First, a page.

Bull snakes are often confused with rattlesnakes due to their similar defense techniques. They tend to make the same rattling sound like a rattlesnake and also mimic its posture. Nonetheless, these two snakes are entirely different.
The Bullsnake (Pituophis catenifer) is a colossal colubrid snake that is non-venomous and kills by constriction. It is classified as a gopher snake subspecies (Pituophis catenifer). The bull snake is one of North America’s and the United States’ largest and longest snakes, reaching lengths of up to 8 feet. They are often yellow, with brown, white, black, or reddish blotching.
On the other hand, Rattlesnakes are venomous snakes belonging to the Crotalus and Sistrurus genera in the subfamily of the pit vipers. They are predatory creatures that eat small creatures like birds and rodents in a variety of environments. Rattlesnakes are endemic to North America, but they can also be found in Southwestern Canada, parts of Mexico, and central Argentina.
Bull snakes are one of the most common types of gopher snakes. They usually average around 4-6 feet in length. However, specimens taller than 9 feet have been found. These snakes are mainly found in central and northern Mexico and Saskatchewan, Alberta, and the desert parts of British Columbia in southern Canada. They are usually found in fields, bushlands, and grassland with sandy soils.
In terms of appearance, it resembles a whip, and its head is round. It also comes in a wide array of colors. However, their typical color is generally yellowish-brown or cream-colored, with dark blotches. Their usual weight is 1 to 1.5 kg, but larger species can weigh up to 3.5 to 4.5 kg. Lastly, they are non-venomous and live for around 12-25 years.
Rattlesnakes are venomous pit vipers. Its pits can detect temperature variations as minor as one-third of a degree Fahrenheit, which aids the snake in nighttime hunting. The majority of rattlesnake species like to live in open, rocky environments.
They can also be found in various settings, such as forests, grasslands, scrub brush, swamps, and deserts, and they are adept swimmers. Rattlesnakes can also nest under logs, wood heaps, or rock during winter.
These snakes are found throughout North and South America. However, the majority of them are endemic to the Southwestern United States and Northern Mexico. The average rattlesnake lives for 10 to 25 years and only grows to five feet long. The body of a rattlesnake is dense and has a comprehensive appearance. It has a flat, triangular head.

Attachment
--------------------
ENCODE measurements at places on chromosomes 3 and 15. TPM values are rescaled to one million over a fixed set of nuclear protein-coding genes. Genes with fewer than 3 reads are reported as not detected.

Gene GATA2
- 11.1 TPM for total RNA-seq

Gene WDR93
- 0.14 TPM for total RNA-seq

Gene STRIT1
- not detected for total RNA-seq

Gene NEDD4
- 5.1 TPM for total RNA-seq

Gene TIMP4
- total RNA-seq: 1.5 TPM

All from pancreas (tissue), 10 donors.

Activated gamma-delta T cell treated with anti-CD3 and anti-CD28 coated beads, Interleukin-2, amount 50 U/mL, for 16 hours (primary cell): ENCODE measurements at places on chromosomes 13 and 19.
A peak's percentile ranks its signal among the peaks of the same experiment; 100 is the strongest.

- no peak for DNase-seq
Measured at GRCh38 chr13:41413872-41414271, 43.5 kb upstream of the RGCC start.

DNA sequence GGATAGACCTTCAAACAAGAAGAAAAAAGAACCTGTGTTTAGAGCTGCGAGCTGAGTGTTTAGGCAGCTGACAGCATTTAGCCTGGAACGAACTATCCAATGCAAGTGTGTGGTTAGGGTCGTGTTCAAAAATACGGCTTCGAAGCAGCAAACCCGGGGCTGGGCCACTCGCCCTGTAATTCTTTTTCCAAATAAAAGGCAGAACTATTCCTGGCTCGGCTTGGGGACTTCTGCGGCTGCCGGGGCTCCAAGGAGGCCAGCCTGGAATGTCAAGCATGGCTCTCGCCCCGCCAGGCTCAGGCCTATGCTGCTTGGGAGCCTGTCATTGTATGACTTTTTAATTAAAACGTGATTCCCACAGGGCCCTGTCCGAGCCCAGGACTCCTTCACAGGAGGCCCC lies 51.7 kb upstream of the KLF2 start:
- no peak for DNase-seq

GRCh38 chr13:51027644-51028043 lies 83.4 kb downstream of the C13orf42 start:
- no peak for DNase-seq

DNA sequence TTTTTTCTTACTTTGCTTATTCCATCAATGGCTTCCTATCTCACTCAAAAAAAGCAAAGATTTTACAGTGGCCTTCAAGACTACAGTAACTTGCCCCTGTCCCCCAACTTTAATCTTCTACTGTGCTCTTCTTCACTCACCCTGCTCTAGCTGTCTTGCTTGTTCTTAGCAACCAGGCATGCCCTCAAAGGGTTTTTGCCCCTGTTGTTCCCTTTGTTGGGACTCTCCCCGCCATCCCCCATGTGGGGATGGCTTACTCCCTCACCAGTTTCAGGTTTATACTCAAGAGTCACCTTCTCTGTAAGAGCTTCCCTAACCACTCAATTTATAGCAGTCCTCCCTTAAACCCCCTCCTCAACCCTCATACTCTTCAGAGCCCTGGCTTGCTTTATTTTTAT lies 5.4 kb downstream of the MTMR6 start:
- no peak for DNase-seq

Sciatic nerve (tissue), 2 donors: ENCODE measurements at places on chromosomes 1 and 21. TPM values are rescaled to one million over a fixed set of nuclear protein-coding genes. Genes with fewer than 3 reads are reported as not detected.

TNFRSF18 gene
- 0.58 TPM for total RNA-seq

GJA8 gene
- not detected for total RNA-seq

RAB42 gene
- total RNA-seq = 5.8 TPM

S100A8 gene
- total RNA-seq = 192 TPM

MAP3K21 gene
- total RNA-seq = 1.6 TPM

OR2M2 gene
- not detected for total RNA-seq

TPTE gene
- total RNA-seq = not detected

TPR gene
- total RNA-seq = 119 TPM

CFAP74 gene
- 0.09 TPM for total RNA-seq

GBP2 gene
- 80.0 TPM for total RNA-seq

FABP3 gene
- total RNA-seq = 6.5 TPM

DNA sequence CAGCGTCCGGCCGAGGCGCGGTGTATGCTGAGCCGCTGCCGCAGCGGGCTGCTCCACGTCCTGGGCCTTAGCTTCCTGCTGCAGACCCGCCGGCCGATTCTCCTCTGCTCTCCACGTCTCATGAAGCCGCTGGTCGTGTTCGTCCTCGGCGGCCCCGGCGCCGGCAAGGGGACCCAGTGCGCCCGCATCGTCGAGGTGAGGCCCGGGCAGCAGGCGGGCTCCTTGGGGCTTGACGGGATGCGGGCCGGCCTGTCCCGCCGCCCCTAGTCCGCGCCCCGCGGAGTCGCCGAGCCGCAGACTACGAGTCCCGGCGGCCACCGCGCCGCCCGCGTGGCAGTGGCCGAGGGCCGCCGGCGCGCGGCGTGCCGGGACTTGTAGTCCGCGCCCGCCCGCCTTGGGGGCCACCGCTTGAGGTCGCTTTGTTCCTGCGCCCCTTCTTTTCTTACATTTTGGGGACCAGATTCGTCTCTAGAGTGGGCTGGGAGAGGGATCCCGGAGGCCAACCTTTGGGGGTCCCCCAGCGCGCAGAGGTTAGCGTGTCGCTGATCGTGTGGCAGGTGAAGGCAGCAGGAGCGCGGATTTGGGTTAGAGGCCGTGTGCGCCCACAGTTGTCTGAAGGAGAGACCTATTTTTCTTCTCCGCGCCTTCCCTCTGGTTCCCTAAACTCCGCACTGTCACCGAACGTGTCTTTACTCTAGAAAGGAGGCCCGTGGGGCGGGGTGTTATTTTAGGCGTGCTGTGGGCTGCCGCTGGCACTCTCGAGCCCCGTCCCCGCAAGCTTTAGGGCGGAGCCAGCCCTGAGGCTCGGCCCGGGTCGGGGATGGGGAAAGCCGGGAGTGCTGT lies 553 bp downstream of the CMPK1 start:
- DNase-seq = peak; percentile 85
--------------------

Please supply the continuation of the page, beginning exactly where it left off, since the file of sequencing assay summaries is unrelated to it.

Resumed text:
Fun Fact: Although most rattlesnake species have a stable population, some species, such as the Eastern Massasauga rattlesnake, are federally listed as endangered.
Comparison Between Bull snakes and Rattlesnakes
1. Behavioral Characteristics
When threatened, bull snakes usually produce a loud hissing sound and vibrate its tail. Most people confuse it with rattlesnake due to its defensive strategy and its aggressiveness. Bull snakes are excellent mimics, which is essential for their survival.
The breeding season for these snakes is usually during spring after they come out of hibernation. A female bullsnake lays eggs and deposits them in burrows they dig up or those deserted by other mammals. However, the parental obligation of the female ends after it lays eggs. It takes ten weeks for the eggs to hatch, after which the young ones are left to fend for themselves.
After hatching, baby bull snake lives for up to two years to attain reproduction age. In the wild, a bull snake can live for almost twelve years, and in captivity, it can live for more than twenty-five years. Bull snakes attack by constricting their prey. When defending themselves, these snakes have a powerful bite. Therefore, it is vital to handle them with care.
On the other hand, Rattlesnakes are generally not as aggressive as bull snakes and will not pursue you.
They only attack when provoked, mishandled, or accidentally stepped on. Nonetheless, they are still one of the most dangerous snakes due to their venom.
If the bite is not treated, it can cause serious medical complications or even death. Unlike bull snakes which kill their prey by constricting them, rattlesnakes use venom to overcome them. Some of the defensive mechanisms used by this snake include rattling and hissing to scare aware predators. They can also coil their bodies and raise their head in a defensive position.
Rattlesnakes are ovoviviparous, which means that females carry fertilized eggs inside their bodies for around 90 days. After which they give live birth to their young.
Rattlesnakes are venomous and have facial pits between their eyes and nostrils. The rattlesnake pits can detect temperature variations as minor as one-third of a degree Fahrenheit, which aids the snake in nighttime hunting.
The venom of a rattlesnake is particularly very dangerous because it contains hemotoxins and neurotoxins. The hemotoxins, which make up most of the venom, target your tissues and blood causing necrosis and hemorrhaging.
On the other hand, neurotoxins attack the nervous system and which results in paralysis. Therefore, if left untreated, a bite from a rattlesnake can be fatal.
Despite their intimidating appearance, bull snakes are non-venomous. They attack their prey by constricting them. However, the bite from one of these snakes can be excruciating.
The diet of bull snakes and rattlesnakes is almost the same; the main difference between them is how they kill their prey. Bull snakes constrict their prey, while rattlesnakes inject them with toxic venom.
Rattlesnakes prefer to feed on small rodents and lizards. Most of the time, they do not track down their prey but ambush them. According to the San Diego Zoo, they tend to wait for any potential victim to appear before striking at speeds of five-tenths of a second.